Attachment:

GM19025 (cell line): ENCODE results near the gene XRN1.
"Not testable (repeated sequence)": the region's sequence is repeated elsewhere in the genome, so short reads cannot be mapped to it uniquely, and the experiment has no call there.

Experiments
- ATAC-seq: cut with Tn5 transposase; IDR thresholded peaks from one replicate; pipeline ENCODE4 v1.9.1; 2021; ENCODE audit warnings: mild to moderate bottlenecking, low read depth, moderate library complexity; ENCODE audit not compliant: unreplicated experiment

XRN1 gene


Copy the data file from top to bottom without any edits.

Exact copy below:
GM19025 (cell line): ENCODE results near the gene XRN1.
"Not testable (repeated sequence)": the region's sequence is repeated elsewhere in the genome, so short reads cannot be mapped to it uniquely, and the experiment has no call there.

Experiments
- ATAC-seq: cut with Tn5 transposase; IDR thresholded peaks from one replicate; pipeline ENCODE4 v1.9.1; 2021; ENCODE audit warnings: mild to moderate bottlenecking, low read depth, moderate library complexity; ENCODE audit not compliant: unreplicated experiment

XRN1 gene